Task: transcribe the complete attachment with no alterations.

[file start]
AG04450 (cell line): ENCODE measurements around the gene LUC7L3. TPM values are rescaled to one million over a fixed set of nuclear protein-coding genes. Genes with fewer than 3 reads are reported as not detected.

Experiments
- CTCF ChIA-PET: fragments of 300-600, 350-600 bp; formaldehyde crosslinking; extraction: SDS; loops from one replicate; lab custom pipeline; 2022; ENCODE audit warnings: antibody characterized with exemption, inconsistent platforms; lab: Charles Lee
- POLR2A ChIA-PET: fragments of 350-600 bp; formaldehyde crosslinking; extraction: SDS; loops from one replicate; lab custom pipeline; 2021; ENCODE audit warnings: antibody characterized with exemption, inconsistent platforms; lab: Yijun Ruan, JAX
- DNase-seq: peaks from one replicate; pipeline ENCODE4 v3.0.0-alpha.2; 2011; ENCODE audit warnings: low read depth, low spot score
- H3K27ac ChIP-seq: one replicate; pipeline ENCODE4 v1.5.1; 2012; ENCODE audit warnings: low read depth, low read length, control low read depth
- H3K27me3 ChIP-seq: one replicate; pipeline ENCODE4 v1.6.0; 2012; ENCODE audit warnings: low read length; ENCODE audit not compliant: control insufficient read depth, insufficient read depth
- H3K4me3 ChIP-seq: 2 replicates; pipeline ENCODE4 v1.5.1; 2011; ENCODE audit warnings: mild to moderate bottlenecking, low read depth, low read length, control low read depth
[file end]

AG04450 (cell line): ENCODE measurements around the gene LUC7L3. TPM values are rescaled to one million over a fixed set of nuclear protein-coding genes. Genes with fewer than 3 reads are reported as not detected.

Experiments
- CTCF ChIA-PET: fragments of 300-600, 350-600 bp; formaldehyde crosslinking; extraction: SDS; loops from one replicate; lab custom pipeline; 2022; ENCODE audit warnings: antibody characterized with exemption, inconsistent platforms; lab: Charles Lee
- POLR2A ChIA-PET: fragments of 350-600 bp; formaldehyde crosslinking; extraction: SDS; loops from one replicate; lab custom pipeline; 2021; ENCODE audit warnings: antibody characterized with exemption, inconsistent platforms; lab: Yijun Ruan, JAX
- DNase-seq: peaks from one replicate; pipeline ENCODE4 v3.0.0-alpha.2; 2011; ENCODE audit warnings: low read depth, low spot score
- H3K27ac ChIP-seq: one replicate; pipeline ENCODE4 v1.5.1; 2012; ENCODE audit warnings: low read depth, low read length, control low read depth
- H3K27me3 ChIP-seq: one replicate; pipeline ENCODE4 v1.6.0; 2012; ENCODE audit warnings: low read length; ENCODE audit not compliant: control insufficient read depth, insufficient read depth
- H3K4me3 ChIP-seq: 2 replicates; pipeline ENCODE4 v1.5.1; 2011; ENCODE audit warnings: mild to moderate bottlenecking, low read depth, low read length, control low read depth